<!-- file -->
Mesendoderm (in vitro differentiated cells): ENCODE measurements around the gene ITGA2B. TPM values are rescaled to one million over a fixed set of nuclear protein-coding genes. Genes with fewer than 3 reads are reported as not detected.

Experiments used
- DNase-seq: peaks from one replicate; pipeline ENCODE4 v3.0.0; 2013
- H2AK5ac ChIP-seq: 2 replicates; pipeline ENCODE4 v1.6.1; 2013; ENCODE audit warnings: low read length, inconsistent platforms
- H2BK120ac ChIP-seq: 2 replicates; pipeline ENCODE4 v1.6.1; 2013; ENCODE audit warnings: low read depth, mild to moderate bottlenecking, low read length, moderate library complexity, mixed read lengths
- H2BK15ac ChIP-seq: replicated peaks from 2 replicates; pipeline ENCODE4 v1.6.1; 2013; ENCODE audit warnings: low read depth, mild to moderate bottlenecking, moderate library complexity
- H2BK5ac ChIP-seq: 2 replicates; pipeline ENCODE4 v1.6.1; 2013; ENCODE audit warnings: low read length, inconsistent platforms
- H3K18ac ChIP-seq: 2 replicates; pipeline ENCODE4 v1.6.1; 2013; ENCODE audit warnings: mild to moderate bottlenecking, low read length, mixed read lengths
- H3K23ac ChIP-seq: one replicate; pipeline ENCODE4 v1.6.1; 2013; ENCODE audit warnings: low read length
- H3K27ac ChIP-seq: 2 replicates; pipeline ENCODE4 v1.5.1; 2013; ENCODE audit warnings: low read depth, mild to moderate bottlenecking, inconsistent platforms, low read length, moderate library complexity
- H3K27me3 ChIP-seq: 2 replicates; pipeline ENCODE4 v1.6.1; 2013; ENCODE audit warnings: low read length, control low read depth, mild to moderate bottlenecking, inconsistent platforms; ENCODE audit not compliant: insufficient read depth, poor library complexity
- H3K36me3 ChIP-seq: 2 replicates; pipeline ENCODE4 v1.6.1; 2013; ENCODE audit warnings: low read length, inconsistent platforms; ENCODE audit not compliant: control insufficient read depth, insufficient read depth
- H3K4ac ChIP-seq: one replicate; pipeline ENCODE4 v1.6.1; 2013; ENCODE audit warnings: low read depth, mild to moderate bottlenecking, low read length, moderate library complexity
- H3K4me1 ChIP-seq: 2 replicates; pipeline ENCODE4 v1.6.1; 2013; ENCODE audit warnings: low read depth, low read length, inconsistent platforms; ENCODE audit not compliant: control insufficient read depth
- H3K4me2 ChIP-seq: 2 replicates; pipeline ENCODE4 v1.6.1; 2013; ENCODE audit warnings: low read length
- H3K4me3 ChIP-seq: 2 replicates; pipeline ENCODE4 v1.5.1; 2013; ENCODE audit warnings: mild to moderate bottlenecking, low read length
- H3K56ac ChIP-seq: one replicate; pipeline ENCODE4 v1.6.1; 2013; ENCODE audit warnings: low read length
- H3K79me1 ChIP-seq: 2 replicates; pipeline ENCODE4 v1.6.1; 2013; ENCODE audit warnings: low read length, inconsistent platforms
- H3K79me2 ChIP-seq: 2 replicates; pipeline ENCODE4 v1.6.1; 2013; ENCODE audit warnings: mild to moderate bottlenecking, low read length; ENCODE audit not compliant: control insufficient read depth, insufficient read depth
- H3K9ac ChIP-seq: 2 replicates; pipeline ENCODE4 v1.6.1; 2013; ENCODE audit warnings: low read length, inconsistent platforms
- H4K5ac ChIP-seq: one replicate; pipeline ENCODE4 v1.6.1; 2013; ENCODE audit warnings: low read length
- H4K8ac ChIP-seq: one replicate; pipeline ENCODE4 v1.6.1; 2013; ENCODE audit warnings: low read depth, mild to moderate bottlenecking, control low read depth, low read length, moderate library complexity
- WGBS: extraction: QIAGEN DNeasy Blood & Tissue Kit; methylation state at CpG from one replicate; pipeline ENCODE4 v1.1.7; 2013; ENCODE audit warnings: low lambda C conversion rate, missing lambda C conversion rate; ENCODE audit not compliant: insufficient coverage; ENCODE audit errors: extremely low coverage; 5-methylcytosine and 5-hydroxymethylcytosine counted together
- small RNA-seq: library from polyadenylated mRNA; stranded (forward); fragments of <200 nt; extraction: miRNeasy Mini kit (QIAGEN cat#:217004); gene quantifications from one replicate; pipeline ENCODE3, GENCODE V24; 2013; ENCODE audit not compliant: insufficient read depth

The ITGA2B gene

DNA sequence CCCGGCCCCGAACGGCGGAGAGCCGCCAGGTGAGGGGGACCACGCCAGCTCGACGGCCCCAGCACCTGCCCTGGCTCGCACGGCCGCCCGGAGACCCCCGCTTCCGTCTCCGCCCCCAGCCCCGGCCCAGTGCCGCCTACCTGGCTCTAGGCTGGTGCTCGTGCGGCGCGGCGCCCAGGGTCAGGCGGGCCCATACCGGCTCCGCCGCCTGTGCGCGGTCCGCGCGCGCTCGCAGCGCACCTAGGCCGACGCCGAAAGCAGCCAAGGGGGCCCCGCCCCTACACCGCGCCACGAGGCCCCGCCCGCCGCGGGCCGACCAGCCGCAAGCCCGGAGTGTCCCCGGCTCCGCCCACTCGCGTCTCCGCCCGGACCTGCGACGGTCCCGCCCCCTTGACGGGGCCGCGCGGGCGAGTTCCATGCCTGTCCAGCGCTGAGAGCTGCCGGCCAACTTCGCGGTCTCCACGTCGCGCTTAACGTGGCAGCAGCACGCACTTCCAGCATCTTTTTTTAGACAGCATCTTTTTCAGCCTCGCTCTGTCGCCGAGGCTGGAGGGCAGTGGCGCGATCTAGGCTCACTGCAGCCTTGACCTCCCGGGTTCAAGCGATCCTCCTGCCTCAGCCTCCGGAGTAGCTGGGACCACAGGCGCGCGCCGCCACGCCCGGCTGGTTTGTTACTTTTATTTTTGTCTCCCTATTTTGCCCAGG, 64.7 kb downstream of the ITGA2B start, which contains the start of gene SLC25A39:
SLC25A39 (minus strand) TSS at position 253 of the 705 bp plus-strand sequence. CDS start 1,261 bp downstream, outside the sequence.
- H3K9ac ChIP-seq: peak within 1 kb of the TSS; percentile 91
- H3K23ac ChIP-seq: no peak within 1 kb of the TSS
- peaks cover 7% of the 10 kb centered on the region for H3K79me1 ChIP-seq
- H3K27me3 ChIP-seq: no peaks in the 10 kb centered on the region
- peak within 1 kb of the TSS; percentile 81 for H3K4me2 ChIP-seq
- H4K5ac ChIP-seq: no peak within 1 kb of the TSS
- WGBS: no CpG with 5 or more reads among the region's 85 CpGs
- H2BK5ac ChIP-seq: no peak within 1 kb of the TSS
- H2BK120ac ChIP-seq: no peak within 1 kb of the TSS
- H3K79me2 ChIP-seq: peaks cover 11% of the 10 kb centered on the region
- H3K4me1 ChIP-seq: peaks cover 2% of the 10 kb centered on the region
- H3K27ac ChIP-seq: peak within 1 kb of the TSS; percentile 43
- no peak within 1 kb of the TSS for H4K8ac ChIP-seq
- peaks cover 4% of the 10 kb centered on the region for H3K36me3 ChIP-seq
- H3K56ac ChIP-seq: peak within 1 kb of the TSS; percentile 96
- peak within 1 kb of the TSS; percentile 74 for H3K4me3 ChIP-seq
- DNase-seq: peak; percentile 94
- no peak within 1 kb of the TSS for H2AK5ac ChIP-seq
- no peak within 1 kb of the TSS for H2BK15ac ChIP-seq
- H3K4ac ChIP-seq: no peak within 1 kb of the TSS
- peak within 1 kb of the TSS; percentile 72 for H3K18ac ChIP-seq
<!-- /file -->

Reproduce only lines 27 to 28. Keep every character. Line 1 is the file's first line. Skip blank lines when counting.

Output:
SLC25A39 (minus strand) TSS at position 253 of the 705 bp plus-strand sequence. CDS start 1,261 bp downstream, outside the sequence.
- H3K9ac ChIP-seq: peak within 1 kb of the TSS; percentile 91